ObamaCare Bait and Switch
Liberals have spent years claiming that “rate shock” under the Affordable Care Act—the 20% to 30% average spike in insurance premiums that every independent analyst projects—is merely the political imagination of Republicans and the insurance industry. So they immediately claimed victory when California reported last month that the plans that will be available on the state’s new insurance exchange next year would be cheaper than they are today.
Except now it emerges that California goosed the data to make it appear as if ObamaCare won’t send costs aloft as the law’s regulations and mandates kick in. It will, by a lot. And now liberals have suddenly switched to arguing that, sure, insurance will be more expensive but the new costs are justified. Needless to say that was not how Democrats sold health-care reform.
California reported that the rates would range from 2% above to 29% below the current market. “This is a home run for consumers in every region of California,” said Peter Lee, the director of the state exchange. “These rates are way below the worst-case gloom-and-doom scenarios we have heard.”
But Mr. Lee and his fellow regulators were making a false comparison. They weren’t looking at California’s lightly regulated individual insurance market that functions surprisingly well. They were comparing ObamaCare insurance to the state’s current small-business market where regulations similar to ObamaCare have already been imposed.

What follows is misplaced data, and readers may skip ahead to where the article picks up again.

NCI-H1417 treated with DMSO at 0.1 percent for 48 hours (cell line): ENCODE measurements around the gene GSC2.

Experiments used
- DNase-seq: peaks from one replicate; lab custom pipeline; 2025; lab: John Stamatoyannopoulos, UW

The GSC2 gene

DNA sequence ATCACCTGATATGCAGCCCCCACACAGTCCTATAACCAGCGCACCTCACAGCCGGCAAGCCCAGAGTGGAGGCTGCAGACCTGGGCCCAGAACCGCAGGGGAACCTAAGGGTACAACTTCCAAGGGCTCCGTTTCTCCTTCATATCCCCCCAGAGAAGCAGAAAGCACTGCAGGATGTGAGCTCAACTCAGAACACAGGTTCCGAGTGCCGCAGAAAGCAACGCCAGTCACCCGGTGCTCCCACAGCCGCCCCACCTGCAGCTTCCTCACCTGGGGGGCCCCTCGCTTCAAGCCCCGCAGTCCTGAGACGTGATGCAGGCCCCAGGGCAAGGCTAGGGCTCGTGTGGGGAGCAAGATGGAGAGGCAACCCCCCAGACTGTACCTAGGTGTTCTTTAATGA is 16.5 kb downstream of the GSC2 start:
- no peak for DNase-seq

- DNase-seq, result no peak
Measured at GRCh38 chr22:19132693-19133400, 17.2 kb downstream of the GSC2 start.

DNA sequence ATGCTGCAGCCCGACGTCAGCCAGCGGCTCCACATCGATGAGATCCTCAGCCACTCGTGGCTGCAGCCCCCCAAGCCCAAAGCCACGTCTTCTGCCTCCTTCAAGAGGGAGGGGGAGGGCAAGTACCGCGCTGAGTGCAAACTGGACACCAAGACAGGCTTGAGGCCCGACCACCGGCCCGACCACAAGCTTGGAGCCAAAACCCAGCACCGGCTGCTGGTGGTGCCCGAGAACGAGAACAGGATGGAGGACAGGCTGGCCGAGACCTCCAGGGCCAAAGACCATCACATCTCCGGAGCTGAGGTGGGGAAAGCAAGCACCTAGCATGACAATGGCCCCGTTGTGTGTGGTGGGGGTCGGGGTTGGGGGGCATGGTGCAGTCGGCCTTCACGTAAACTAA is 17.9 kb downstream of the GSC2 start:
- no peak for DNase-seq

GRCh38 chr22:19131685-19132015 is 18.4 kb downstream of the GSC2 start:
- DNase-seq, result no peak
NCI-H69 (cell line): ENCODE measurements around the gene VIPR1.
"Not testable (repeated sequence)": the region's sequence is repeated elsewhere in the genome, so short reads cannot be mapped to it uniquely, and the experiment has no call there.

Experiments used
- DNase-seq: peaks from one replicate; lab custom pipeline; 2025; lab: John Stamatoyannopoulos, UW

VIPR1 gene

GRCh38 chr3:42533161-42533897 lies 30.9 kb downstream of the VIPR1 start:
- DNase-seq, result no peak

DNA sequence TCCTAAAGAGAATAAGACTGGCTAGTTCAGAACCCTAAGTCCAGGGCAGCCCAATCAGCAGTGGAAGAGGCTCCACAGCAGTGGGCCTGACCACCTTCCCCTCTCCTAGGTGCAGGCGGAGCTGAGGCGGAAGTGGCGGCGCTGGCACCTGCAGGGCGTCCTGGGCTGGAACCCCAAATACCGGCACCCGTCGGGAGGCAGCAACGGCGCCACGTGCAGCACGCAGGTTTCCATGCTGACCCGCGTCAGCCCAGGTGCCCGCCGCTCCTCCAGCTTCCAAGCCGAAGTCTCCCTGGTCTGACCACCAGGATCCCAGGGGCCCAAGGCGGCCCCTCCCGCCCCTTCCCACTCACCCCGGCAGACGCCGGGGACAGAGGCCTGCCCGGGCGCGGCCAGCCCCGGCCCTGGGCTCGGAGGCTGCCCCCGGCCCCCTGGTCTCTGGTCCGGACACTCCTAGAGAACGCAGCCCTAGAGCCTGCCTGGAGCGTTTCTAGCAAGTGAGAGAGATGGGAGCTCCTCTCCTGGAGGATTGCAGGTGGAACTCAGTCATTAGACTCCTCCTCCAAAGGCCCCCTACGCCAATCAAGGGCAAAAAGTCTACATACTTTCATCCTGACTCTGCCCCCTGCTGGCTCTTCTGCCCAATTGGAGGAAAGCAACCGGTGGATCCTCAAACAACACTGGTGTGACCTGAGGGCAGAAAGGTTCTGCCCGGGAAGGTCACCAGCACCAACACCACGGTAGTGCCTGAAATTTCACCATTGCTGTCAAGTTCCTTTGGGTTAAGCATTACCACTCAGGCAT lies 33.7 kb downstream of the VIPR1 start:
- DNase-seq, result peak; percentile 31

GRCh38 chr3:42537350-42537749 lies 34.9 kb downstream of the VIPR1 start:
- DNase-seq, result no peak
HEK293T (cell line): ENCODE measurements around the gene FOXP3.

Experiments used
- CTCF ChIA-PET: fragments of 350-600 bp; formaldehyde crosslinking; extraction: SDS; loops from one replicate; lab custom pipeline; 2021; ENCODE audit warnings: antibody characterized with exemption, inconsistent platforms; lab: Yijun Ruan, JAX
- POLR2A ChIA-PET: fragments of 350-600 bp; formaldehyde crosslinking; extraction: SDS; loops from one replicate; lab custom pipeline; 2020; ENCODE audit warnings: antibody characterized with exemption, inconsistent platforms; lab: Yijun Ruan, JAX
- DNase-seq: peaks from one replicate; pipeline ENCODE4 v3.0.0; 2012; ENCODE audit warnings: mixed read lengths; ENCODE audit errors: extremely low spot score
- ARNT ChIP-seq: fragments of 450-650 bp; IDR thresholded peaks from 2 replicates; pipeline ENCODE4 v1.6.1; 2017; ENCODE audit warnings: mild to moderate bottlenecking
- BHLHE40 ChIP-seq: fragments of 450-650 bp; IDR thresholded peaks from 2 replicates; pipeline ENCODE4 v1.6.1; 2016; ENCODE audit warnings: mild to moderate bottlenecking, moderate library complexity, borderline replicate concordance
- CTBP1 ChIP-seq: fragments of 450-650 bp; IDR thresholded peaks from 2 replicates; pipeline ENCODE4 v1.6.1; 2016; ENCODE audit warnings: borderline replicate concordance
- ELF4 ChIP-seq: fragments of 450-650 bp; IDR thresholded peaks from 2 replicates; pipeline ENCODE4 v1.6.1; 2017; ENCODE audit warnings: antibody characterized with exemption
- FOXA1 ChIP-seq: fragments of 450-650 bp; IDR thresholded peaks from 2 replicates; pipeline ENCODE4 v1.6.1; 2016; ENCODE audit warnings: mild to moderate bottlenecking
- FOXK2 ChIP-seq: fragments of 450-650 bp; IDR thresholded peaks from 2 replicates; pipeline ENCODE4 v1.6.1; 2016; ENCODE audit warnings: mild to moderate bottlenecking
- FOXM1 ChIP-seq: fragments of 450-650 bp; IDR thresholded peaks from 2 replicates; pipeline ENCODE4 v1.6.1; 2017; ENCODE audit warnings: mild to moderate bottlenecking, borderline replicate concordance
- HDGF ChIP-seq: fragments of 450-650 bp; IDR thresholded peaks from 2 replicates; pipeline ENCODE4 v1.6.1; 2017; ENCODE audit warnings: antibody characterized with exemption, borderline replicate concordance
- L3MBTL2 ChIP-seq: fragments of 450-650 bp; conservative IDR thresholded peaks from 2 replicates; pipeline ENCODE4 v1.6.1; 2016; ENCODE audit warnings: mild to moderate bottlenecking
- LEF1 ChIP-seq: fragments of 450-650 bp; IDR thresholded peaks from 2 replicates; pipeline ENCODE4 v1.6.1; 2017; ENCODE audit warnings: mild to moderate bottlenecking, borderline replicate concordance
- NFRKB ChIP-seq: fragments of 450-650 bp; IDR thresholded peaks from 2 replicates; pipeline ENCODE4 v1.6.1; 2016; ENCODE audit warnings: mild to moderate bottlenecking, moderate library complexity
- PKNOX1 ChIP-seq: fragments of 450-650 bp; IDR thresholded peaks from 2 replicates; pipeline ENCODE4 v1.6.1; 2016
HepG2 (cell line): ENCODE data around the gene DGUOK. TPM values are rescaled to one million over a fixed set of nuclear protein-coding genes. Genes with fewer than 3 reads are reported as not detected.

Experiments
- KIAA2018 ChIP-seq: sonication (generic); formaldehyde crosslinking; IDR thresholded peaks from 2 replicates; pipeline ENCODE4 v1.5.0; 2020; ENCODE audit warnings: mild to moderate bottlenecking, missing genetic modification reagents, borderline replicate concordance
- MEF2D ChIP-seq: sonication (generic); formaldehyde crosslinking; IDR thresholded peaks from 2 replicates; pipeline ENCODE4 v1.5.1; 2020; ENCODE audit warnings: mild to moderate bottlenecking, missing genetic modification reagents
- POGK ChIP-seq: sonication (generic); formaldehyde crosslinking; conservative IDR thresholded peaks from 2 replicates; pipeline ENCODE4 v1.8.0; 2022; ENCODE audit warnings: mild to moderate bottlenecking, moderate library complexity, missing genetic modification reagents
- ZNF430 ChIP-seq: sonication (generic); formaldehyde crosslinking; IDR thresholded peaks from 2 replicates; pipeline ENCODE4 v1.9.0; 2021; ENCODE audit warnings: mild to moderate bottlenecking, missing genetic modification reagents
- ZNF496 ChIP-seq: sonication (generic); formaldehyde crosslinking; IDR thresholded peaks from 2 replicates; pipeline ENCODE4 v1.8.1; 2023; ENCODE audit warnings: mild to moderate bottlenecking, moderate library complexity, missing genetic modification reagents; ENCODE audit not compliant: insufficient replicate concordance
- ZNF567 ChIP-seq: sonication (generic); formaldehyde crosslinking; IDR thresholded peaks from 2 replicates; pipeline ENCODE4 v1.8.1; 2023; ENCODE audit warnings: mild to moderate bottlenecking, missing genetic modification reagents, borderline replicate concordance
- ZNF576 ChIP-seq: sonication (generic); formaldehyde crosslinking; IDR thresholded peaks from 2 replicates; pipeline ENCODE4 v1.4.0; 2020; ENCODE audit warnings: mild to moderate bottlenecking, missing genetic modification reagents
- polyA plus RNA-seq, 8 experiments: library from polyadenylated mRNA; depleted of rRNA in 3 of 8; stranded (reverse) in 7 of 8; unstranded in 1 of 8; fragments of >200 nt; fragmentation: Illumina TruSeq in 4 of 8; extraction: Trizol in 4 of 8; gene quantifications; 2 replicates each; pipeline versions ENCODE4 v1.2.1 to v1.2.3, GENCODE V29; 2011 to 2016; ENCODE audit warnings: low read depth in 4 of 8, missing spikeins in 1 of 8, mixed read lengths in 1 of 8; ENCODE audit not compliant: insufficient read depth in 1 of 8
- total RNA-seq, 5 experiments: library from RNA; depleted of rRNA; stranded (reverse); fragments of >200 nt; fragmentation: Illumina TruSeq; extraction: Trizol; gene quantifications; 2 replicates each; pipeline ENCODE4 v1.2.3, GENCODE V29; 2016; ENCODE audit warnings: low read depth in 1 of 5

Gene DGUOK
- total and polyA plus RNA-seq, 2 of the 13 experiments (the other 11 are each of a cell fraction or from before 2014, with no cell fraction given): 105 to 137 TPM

In other words, California wasn’t comparing apples to apples. It wasn’t even comparing apples to oranges. It was comparing apples to ostriches. The conservative analyst Avik Roy consulted current rates on the eHealthInsurance website and discovered that the cheapest ObamaCare plan for a typical 25-year-old man is roughly 64% to 117% more expensive than the five cheapest policies sold today. For a 40 year old, it’s 73% to 146%. Stanford economist Dan Kessler adds his observations nearby.
We wouldn’t be shocked if California deliberately abused statistics in the hopes that no one would notice that in some cases premiums would more than double. In any case, the turn among the liberals who touted the fake results has been educational.
They now concede that individual costs will rise but claim that it is unfair to compare today’s market to ObamaCare because ObamaCare mandates much richer benefits. Another liberal rationalization is that the cost-increasing regulations are meant to help people with pre-existing conditions, so they’re worth it.
So they’re finally admitting what some us predicted from the start, but that’s also the policy point. Americans are being forced to buy more expensive coverage than what they willingly buy today. Liberals also argue that some of the new costs will be offset by subsidies, which is great news unless you happen to be a taxpayer or aren’t eligible for ObamaCare dollars and wake up to find your current coverage is illegal.
The Affordable Care Act was sold as a tool to lower health costs. In case you missed it, the claim is right there in the law’s title. The new Democratic position is that the entitlement will do the opposite but never mind, which is at least more honest.
But we wonder how long this new candor will last. If the public reacts badly to these higher premiums, the authors of ObamaCare will soon be back to blaming insurance companies and Republicans.
Wall Street Journal
June 4, 2013